Academic journal article The Byron Journal

A Note on the Text of Manfred

Academic journal article The Byron Journal

A Note on the Text of Manfred

Article excerpt

As Jerome McGann tells us, Byron rewrote the third act of Manfred when he corrected the proofs, in response to criticism from William Gifford. Gifford especially disliked the character of the Abbot: 'The scene with the Friar ought to be imposing, & for that purpose the Friar should be a real good man-not an idiot'.1 Byron agreed that the third act was 'certainly d-d bad', and meekly re-wrote it.2 He sent it from Rome to Murray on 5 May 1817, noting that, 'the Abbot is become a good man', and 'you will find I think some good poetry in this new act here & there-& if so print it- without sending me further proofs-under Mr. G[iffor]d's correction-if he will have the goodness to overlook it'.3 An evidently relieved Murray wrote back to Byron on 30 May 1817: 'The Third Act is not only infinitely improved-but contains some of the finest passages in the Drama [...] Mr G-has corrected the Proofs & I have just sent them to press, hoping to publish next week'.4 The revised third act in Byron's handwriting was the printer's copy for the first edition, read in proof by Gifford, but not by Byron. 'B[yron]'s decision not to correct further proofs turned out to be most unfortunate', McGann observes, 'for the first published edition-and all later editions-printed a corrupt text'.5 It is well know that the omission of Manfred's last line of speech, which so enraged Byron, was beyond his control, but close examination of the manuscript of the revised third act reveals a different sort of error that has gone unnoticed for nearly 200 years.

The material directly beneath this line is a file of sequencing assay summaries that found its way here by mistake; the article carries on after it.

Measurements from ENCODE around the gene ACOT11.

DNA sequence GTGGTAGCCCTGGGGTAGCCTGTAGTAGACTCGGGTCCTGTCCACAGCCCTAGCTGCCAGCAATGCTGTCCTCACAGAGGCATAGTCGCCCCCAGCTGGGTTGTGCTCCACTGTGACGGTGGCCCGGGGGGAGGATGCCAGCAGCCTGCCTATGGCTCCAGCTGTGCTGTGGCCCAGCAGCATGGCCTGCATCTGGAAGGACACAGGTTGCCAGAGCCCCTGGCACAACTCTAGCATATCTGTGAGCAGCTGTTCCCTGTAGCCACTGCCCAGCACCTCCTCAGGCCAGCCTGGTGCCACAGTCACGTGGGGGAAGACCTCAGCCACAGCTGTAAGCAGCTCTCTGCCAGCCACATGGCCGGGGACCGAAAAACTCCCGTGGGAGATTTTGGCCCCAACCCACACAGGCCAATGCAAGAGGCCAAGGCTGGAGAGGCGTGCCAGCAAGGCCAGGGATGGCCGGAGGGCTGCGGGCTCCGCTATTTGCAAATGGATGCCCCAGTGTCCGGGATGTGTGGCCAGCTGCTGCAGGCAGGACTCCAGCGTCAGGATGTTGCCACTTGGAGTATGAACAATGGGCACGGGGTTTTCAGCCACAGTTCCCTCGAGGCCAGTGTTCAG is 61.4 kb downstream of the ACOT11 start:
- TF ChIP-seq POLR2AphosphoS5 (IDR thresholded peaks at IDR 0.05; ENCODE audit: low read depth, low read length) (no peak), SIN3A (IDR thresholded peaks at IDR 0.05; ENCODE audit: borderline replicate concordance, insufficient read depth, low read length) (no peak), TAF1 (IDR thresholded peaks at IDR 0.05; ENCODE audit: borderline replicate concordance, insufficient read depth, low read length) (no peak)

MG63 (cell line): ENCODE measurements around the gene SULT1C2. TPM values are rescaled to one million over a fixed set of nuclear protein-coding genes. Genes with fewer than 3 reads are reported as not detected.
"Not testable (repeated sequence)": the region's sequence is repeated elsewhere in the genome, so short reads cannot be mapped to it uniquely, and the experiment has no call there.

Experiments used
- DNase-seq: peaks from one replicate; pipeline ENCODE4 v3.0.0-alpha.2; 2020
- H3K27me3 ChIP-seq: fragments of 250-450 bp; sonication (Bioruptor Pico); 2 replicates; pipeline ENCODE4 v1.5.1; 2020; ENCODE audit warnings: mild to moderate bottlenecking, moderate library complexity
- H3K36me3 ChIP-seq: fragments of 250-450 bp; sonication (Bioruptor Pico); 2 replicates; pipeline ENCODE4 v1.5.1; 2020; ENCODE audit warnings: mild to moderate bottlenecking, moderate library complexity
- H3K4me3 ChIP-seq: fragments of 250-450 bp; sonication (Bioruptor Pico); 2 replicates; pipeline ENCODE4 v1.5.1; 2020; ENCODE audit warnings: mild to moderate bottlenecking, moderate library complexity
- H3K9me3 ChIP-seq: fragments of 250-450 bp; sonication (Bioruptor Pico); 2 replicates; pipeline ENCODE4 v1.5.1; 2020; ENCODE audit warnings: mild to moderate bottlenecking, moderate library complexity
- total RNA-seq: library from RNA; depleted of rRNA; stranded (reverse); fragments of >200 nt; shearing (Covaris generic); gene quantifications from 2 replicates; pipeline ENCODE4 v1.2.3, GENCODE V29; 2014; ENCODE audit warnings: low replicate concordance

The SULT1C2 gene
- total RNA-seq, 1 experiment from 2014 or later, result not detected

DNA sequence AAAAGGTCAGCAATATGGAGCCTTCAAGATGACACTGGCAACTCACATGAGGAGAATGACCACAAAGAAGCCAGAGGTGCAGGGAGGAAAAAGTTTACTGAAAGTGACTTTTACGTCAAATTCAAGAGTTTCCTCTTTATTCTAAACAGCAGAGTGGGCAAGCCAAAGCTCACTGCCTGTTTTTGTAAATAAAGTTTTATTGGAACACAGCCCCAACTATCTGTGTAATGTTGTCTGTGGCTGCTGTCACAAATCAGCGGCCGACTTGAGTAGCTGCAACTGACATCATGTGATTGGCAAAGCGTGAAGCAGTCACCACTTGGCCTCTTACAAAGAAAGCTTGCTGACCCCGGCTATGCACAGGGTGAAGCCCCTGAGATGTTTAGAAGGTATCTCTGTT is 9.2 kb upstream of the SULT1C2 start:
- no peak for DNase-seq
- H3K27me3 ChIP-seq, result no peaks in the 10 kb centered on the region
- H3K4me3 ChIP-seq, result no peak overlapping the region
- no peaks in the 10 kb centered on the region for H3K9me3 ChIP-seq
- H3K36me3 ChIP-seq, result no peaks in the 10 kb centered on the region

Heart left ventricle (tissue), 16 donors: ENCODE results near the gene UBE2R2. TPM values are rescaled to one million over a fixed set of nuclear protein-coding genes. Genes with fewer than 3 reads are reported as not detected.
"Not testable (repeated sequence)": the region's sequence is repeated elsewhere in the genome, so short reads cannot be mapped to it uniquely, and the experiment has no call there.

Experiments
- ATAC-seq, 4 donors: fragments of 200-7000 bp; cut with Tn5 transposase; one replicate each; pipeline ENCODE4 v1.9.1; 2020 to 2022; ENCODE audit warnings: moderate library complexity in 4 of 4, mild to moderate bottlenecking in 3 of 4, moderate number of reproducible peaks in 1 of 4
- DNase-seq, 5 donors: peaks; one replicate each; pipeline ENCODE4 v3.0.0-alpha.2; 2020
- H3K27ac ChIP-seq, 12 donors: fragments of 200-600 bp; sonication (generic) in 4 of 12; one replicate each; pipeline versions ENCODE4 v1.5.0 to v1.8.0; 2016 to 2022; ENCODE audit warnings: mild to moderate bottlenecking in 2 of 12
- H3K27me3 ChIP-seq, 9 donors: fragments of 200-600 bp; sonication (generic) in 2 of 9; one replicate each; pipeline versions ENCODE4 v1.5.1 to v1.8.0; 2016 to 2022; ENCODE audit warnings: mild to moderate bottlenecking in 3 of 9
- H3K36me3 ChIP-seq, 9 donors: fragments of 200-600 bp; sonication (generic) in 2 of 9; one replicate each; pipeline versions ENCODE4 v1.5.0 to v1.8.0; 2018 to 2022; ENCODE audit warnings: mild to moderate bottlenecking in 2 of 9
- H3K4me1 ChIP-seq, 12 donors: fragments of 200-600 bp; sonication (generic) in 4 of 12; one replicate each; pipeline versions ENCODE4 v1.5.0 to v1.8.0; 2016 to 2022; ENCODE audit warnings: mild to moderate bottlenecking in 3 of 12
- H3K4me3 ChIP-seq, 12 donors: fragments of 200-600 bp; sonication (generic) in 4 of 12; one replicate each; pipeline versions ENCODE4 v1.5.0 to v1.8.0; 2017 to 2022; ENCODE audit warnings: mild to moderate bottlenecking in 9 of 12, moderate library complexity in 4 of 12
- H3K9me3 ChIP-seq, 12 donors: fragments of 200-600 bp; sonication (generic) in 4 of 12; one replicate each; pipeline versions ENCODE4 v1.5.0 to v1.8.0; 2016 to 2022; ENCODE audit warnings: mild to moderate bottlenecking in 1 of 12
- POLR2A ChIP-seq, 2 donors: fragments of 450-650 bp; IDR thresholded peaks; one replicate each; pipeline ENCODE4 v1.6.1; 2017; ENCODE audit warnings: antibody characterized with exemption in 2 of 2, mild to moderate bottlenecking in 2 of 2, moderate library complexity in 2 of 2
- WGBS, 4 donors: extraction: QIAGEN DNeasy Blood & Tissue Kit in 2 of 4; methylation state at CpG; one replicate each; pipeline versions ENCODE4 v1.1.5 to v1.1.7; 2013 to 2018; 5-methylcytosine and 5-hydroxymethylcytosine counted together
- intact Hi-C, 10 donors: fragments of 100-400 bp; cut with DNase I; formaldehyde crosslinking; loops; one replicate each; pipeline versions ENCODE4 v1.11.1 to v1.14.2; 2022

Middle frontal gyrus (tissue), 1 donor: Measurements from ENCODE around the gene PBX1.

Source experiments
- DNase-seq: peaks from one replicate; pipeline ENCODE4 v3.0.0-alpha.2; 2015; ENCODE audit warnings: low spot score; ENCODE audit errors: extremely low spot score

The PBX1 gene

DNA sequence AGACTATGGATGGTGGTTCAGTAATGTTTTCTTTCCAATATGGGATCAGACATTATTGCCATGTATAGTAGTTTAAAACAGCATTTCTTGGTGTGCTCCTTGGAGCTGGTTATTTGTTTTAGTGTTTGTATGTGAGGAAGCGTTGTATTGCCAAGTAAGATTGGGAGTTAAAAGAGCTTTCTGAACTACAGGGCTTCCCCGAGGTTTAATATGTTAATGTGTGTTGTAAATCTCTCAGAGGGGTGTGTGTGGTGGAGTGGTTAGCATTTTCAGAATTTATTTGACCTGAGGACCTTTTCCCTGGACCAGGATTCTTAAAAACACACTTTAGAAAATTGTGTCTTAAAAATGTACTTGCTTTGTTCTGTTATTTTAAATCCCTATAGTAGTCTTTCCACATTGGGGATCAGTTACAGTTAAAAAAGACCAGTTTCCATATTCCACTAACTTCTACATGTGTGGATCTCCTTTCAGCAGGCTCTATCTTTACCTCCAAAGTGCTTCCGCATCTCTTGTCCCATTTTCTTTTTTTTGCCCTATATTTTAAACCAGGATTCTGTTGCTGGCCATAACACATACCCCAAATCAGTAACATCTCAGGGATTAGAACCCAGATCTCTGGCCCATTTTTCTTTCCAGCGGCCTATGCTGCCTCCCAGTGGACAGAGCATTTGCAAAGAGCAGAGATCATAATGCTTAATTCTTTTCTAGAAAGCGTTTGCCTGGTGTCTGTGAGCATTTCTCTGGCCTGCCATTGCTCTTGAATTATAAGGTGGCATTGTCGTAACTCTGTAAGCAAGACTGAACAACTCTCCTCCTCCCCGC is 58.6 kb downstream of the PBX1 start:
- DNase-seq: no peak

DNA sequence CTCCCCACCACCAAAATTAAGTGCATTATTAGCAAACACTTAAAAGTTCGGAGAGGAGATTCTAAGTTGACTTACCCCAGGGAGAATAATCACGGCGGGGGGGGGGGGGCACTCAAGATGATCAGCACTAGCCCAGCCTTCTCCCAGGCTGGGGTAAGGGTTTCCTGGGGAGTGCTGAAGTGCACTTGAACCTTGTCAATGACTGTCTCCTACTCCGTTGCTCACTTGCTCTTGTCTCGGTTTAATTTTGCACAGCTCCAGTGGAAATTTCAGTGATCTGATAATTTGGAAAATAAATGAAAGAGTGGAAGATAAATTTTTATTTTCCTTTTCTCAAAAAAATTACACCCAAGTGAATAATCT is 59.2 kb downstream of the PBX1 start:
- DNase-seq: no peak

When the Abbot advises 'penitence and pardon' (III, i, 58), Manfred responds with a litany of negatives printed as follows:

MAN. Old man! there is no power in holy men,

Nor charm in prayer-nor purifying form

Of penitence-nor outward look-nor fast-

Nor agony-nor, greater than all these,

The innate tortures of that deep despair,

Which is remorse without the fear of hell,

But all in all sufficient to itself

Would make a hell of heaven [...]. …

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